Professional triathlete Joe Skipper has turned Deliveroo cyclist to make ends meet during the off-season – and has thrown the gauntlet down to other athletes, professional or amateur, to share how much money they can make when delivering food.
In a post on Facebook today, Skipper, one of the world's best triathletes who also holds the CTT 12-hour time trial record, said: “Times are tough so this off season I’ve decided to take a job as a Deliveroo driver. I can assure you no one will get your takeaway to you as quick as me! Hit me up if you need a takeaway collecting!”
Among those replying was Ineos Grenadiers rider and fellow triathlete Cameron Wurf, who posted an emoji with a hand in the air, asking: “Buttered chicken.”
Skipper, who has won Ironman events in New Zealand, the UK and the US and became the second triathlete behind Kristian Blummenfelt to go under seven hours for an Ironman in a controlled time trial-style event this summer, also said: “I challenge any pro this off season or amateur to see how much you can make in 4 hours delivering food!?”
The Norwich-based triathlete isn’t the only food delivery cyclist who may be able to get your meal to you a bit quicker than you expect – Milton Keynes-based ultra-cyclist Steve Abraham, who several years ago had a crack at the Year Record, now works as a food courier.
It’s not the first time we’ve featured Skipper here on road.cc. In March 2020, shortly after the UK entered lockdown with daily exercise one of the few permitted reasons to leave home, he was criticised on social media after posting a nine-hour ride covering 200 miles to Strava.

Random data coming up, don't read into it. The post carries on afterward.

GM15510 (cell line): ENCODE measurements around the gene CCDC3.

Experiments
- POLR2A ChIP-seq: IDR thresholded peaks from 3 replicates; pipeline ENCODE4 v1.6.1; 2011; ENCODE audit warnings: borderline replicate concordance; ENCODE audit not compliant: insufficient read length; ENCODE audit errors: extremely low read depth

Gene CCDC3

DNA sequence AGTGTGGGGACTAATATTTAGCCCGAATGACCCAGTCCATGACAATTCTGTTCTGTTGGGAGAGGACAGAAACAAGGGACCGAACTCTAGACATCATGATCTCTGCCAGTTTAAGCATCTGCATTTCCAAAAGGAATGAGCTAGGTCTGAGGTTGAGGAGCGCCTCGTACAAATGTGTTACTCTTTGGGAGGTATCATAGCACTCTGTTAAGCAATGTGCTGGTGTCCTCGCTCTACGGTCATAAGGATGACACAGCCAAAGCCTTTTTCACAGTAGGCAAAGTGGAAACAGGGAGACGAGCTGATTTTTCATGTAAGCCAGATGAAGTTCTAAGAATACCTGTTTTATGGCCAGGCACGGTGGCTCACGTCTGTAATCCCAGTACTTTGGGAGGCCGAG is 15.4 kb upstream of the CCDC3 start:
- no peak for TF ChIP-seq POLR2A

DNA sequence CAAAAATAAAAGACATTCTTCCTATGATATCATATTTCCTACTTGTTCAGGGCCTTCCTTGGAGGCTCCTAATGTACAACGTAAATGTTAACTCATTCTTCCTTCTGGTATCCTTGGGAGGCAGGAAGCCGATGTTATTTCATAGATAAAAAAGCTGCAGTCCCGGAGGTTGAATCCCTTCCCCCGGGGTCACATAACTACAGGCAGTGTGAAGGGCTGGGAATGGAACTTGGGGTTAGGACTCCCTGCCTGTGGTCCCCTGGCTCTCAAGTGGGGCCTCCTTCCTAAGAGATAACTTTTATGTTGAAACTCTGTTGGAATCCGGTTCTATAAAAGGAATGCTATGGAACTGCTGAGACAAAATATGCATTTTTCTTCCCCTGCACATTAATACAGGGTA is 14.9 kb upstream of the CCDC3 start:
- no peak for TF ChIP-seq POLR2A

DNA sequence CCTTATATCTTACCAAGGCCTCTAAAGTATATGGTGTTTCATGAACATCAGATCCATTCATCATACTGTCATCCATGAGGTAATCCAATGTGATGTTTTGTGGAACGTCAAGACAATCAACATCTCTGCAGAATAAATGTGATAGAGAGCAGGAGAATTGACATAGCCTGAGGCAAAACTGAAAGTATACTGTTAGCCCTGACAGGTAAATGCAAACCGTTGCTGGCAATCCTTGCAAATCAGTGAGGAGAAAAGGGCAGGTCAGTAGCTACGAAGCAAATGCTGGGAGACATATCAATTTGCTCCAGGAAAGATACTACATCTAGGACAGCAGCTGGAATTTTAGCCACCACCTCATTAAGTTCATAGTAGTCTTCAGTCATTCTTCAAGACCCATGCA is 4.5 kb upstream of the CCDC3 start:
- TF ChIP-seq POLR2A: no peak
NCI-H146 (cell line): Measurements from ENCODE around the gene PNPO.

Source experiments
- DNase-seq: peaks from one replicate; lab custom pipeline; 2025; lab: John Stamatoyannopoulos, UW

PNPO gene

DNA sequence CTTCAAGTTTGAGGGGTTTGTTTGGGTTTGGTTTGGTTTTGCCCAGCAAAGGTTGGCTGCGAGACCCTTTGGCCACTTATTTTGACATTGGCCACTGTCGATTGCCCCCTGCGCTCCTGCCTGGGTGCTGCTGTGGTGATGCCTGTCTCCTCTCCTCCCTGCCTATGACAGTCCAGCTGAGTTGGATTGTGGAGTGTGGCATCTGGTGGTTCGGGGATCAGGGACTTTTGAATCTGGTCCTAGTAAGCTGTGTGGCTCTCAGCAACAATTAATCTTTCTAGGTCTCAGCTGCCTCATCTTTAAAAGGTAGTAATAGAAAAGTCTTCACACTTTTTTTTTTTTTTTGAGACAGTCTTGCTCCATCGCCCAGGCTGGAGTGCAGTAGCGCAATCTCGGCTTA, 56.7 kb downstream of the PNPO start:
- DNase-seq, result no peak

And later that year, it was reported at the time that Skipper's attempt at setting the CTT 12-hour time trial record was invalid due to a wrong turn – although it now appears that the record has been accepted, with an official distance of 325.55 miles listed on CTT's website.
Simon joined road.cc as news editor in 2009 and is now the site’s community editor, acting as a link between the team producing the content and our readers. A law and languages graduate, published translator and former retail analyst, he has reported on issues as diverse as cycling-related court cases, anti-doping investigations, the latest developments in the bike industry and the sport’s biggest races. Now back in London full-time after 15 years living in Oxford and Cambridge, he loves cycling along the Thames but misses having his former riding buddy, Elodie the miniature schnauzer, in the basket in front of him.